Koal Keel is in a covered outdoor space and has an interesting, eclectic menu. Most of the appetizers are very typically Caribbean, including pumpkin soup, conch fritters, and other seafood and tropical fruit dishes. Francie had raved about the menu being oriented toward native Anguillan food, and we were a little confused that nearly all the main courses were Indian. About a quarter were tandoori, another quarter were Indian curries, and several others were various Indian dishes we were familiar with. When I asked Francie about this the next day she said they had a new chef and the menu probably changed because of him. I selected seared scallops as a starter and crispy duck breast with maple syrup glaze for a main course. Both were excellent. When the desserts were presented, mine had a lit sparkler in the top and Happy Birthday written on the plate in chocolate.
The next day was another beautiful day in paradise. Francie had suggested we go to Shoal Bay, which was on Myron's list. We parked near a place named something like Elbonia, which made me laugh. [Myron corrected me, it's Elodia's.] We rented an umbrella and two beach chairs for $10 for the day. We would have paid twice that, so it was a relcome reprieve from other high prices we encountered in Anguilla.
The entire day was spent simply relaxing on the beach. We had lunch around 1:00 at Zazu or something like that. Grilled ribs and grilled chicken for $10 was the least expensive meal we had, and very good. Francie, Myron and I chatted while the kids played in the pool. We ended the day with some frozen rum smoothie concoction and went our separate ways; Francie and her brood back to her house and Myron and I back to Chinaberry to get cleaned up for our final dinner in Anguilla, at the Straw Hat.
I'm honestly not sure how Myron chose the Straw Hat, but it was an excellent choice. It is billed as Anguilla's only restaurant situated over the water. Three sides have large louvered shutters that cover the windows, giving a panoramic view of the water. We were there at night, but we could see St. Martin nearby and lots of boats. It was a romantic and spectacular setting. The food was what we were expecting from Koal Keel: very traditionally Caribbean. Myron started with a pumpkin soup; I had a delicious salad. For my main course I had a boneless goat curry, which was tasty but a little heavy on the allspice. Myron had grilled prawns, which were really good but a tad overcooked.
After dinner we joined Francie for her friend Hilary's going away party at The Ferryboat Inn. There we met Nicki and Clyde (they're just friends), who had visited Montserrat recently. Nicki was all about the dancing, so Myron talked to Clyde for a long time. Clyde painted a very bleak and desolate picture of life on the island. It was very different from what others who live there had told us, so we weren't sure what to make of his comments. The serious talk gave way to serious drinking and serious fun, and we ended up going from The Ferryboat Inn to Elvis' beach shack, a local hangout.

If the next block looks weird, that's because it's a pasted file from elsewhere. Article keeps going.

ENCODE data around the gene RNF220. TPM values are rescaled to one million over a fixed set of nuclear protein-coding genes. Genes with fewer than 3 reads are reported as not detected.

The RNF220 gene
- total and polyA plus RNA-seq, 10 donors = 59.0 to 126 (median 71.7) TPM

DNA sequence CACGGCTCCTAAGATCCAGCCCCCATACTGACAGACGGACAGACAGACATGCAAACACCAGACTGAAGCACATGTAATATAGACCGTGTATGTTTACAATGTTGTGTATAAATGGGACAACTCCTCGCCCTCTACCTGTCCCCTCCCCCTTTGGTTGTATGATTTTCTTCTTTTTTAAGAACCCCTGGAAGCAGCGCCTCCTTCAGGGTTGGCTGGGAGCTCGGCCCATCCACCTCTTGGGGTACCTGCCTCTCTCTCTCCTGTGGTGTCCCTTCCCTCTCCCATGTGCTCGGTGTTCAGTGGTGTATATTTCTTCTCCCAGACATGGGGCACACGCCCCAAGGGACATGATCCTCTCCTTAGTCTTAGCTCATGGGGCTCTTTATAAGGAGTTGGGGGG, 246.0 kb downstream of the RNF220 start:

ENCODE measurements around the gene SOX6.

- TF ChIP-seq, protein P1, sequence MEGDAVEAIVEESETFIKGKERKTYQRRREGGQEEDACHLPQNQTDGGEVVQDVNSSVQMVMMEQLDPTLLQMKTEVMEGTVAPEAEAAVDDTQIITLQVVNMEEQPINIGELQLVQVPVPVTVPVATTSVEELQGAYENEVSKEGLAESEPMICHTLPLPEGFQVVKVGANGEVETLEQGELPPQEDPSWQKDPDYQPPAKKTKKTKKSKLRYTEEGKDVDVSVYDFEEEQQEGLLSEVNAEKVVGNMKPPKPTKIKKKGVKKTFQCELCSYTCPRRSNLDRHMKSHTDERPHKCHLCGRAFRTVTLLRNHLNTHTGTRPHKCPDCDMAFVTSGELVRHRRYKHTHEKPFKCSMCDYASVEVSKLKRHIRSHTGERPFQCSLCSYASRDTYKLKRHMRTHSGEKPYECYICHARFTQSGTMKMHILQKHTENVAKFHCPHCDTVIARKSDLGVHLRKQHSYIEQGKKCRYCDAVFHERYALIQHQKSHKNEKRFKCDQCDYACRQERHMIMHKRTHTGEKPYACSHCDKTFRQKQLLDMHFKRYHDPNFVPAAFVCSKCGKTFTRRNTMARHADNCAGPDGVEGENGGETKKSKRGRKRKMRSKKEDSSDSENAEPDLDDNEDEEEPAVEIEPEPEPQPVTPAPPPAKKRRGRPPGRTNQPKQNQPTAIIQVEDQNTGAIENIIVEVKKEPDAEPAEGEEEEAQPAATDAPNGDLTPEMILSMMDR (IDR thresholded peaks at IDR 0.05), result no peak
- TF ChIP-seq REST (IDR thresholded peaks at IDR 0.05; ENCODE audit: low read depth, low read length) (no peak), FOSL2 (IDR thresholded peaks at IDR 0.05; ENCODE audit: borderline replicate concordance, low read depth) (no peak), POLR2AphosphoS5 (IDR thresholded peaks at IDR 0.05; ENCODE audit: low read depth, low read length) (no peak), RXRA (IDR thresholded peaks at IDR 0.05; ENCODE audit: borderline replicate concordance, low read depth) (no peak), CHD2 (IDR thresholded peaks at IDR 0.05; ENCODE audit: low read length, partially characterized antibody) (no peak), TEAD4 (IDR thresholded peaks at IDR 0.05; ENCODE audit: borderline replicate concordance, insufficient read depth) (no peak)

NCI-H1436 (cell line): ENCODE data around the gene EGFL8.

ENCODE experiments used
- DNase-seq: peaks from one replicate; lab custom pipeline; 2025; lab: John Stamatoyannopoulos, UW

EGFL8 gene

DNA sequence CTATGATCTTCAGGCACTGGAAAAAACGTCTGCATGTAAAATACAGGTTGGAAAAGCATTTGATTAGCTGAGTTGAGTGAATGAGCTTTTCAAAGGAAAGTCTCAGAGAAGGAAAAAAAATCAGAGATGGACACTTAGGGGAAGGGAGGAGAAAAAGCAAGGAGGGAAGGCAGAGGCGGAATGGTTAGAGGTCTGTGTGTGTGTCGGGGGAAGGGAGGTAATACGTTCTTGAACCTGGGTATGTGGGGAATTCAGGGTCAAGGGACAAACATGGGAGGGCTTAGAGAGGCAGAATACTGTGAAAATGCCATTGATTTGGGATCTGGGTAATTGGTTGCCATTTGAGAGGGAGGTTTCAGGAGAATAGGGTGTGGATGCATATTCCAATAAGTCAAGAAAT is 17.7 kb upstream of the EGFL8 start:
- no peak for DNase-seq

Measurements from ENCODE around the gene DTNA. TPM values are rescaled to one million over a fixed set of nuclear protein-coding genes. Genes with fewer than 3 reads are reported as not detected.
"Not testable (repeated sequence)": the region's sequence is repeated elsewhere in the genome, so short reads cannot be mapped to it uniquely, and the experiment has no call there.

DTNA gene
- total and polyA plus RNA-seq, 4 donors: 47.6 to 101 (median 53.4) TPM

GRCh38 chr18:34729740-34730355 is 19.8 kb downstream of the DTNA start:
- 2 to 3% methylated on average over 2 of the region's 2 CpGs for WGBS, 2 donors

I'm not sure how long we were at Elvis', but it didn't matter. It was fun just standing around talking to locals. We met Rossie (aka Bush... that's not a reference to GW, but the kind of bush you think of in the islands), a local barber who also works in construction. He was interesting to talk to, to get his impression of what was happening in Anguilla and throughout the Caribbean. I only understood about half of what he said, but what I heard kept my attention. While we were there the police showed up. I have no idea what time it was, but it had to be pretty late/early. After several minutes Elvis left the bar and delivered drinks to the police car. Maybe they had a thirsty passenger who needed a tasty adult beverage.
And so our time in Anguilla wound down. The next day we had a flight at 2:40 PM, so we spent the morning packing and Francie came by to pick up the food we didn't eat and her cell phone. The twins were funny packing the cooler. One of the girls is very laid back, the other is very serious. The laid back one would hand things to the serious one, who had a very specific idea of where and how things should fit -- the laws of physics be damned!
We said our goodbyes, packed up our car, and headed for the Thrifty car rental near the airport to return our car. The lady there recommended Niko's, a nearby restaurant, for lunch and it was very good and the portions huge. I ordered the corn soup, which was more of a chowder, and was given about a quart of it. I also ordered the jerked chicken and it had the perfect combination of heat and sweet. Myron had a whole snapper in broth, which was also delicious.
We returned to Thrifty and were driven to the airport to await our flight... and the next travel debacle.
Coming up in Part 2 - Why I can't live in the Caribbean but ultimately will. Are some people are born bitchy? And the reality of living with a volcano.